U.S. Department of Education Advances Trump Administration's STEM Investment Priorities | site |



Funding Will Prepare Students for Success in High-Demand Career Fields


(November 8, 2019) - - Today (November 8, 2019), the U.S. Department of Education published the following information:

WASHINGTON— The U.S. Department of Education announced today that it invested $540 million to support science, technology, engineering and math (STEM) education, including computer science, through discretionary and research grants in Fiscal Year 2019, in accordance with President Trump's directive to foster expanded opportunities in these in-demand career fields.

"This Administration continues to make strategic investments in STEM education and is working to ensure that all Americans access to high-quality STEM education no matter where they are in their life-long learning journeys," said U.S. Secretary of Education Betsy DeVos. "I'm thankful to the President for his leadership on this issue and his commitment to the success of all of America's students."

These funds deliver on the Administration's promise to support STEM education, as well as on the overall goals of the five-year federal STEM education strategic plan entitled Charting A Course For Success: America's Strategy for STEM Education. The Department continued to support the Plan's vision for a future where all Americans will have lifelong access to high-quality STEM education and the United States will be the global leader in STEM literacy, innovation, and employment.

Of the overall investment, almost $345 million supported continuing the work of current grants that support STEM activities that have demonstrated that they meet all applicable grant requirements, including making substantial progress towards fulfilling the aims of their project proposals. These funds will be used to prepare the STEM teacher corps, provide graduate student fellowships in areas of national need, increase the number of low-income students who are prepared to enter and succeed in postsecondary education, and support state efforts to expand and improve the transition of high school Career and Technical Education (CTE) Students to postsecondary education and employment through apprenticeships, among other areas.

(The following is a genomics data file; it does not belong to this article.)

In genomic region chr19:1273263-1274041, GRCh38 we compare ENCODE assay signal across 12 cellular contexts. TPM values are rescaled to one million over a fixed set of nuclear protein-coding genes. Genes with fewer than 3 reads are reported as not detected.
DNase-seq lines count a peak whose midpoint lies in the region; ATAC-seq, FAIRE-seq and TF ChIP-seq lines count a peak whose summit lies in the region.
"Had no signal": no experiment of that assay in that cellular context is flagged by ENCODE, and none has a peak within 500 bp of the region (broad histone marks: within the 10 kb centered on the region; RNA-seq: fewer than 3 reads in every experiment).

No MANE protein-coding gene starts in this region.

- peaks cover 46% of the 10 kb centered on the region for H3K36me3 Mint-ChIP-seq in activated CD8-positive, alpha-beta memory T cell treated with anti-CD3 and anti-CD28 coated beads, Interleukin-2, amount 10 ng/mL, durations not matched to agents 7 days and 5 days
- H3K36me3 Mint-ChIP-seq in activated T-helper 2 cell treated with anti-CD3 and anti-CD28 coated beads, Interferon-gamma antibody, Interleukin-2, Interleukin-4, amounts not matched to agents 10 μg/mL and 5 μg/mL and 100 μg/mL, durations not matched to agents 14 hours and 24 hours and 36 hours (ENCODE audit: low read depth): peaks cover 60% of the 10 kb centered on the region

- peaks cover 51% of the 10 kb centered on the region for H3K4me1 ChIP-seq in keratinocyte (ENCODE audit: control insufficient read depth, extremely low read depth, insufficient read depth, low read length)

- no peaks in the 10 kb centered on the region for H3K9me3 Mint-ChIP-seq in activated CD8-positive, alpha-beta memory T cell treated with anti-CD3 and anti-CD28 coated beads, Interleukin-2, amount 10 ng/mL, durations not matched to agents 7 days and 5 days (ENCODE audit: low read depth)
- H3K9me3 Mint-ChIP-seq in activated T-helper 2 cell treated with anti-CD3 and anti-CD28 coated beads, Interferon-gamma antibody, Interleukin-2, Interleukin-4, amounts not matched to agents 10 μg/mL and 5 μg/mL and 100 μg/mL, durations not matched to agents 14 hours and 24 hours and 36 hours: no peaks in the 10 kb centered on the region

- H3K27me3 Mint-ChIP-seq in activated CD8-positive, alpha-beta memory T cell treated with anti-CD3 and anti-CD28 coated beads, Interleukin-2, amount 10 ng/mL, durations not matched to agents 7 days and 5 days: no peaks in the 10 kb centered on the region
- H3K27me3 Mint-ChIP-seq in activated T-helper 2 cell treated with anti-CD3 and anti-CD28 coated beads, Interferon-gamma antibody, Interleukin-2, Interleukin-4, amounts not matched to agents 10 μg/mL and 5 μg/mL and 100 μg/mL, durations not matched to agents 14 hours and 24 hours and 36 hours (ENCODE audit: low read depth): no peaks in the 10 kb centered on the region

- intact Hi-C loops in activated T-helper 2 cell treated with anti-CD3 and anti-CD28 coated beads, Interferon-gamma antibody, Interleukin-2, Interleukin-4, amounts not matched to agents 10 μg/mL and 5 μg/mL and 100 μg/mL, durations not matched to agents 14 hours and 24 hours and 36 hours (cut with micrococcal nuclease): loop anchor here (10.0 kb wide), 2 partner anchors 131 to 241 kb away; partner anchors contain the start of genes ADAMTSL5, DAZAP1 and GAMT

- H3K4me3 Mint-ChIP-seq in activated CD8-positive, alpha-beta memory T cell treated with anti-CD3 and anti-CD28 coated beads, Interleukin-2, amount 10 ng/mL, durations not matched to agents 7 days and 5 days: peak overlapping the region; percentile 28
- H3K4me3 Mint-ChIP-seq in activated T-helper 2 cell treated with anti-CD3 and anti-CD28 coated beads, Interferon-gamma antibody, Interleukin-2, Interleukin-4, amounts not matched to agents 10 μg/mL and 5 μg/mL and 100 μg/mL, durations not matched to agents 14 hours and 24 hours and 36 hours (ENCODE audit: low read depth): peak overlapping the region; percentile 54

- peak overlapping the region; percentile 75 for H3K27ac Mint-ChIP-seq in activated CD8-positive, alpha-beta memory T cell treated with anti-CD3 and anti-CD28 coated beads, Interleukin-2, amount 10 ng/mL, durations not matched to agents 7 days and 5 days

In addition to the millions that went to continue past investments, the Department had the following programs (discretionary and research) in Fiscal Year 2019 that supported roughly $200 million in new awards that include STEM activities:

Alaska Native Education Equity Program – $1.7 Million


Braille Training (Rehabilitation Services Demonstrations and Training) – $340,000


College Assistance Migrant Program (CAMP) – $4.7 Million



Comprehensive Centers Program – $5 Million


Education Innovation and Research (EIR) – $78 million


Gaining Early Awareness and Readiness for Undergraduate Programs (State Grants) (GEAR-UP) – $30.3 Million


Graduate Assistance in Areas of National Need (GAANN) – $2.8 Million


Education Research Grants Program – $5 Million


National Center for Special Education Research (NCSER) Program Special Education Research Grants Program – $2 Million


Small Business Innovation Research (SBIR) Program – $5 Million


Jacob K. Javits Gifted and Talented Students Education Program – $4 Million


Minority Science and Engineering Improvement Program (MSEIP) – $6 Million


Perkins Innovation & Modernization Grant Program – $1.5 Million


Supporting Effective Educator Development (SEED) – $8.4 Million


Teacher Quality Partnership (TQP) – $24 Million


TRIO – $19 Million (Of the eight TRIO programs, these funds are for Talent Search, Upward Bound Math-Science, and Ronald E. McNair Postbaccalaureate Achievement.)

Finally, the Department's investments in 2019 also included almost $100 million in funds to support projects with a focus on Computer Science.

In addition to the Department's discretionary grants portfolio, the Department supports STEM via its formula and federal student aid support. To learn more about the Department's STEM work, including information on allowable uses and resources, visit ED.gov/STEM .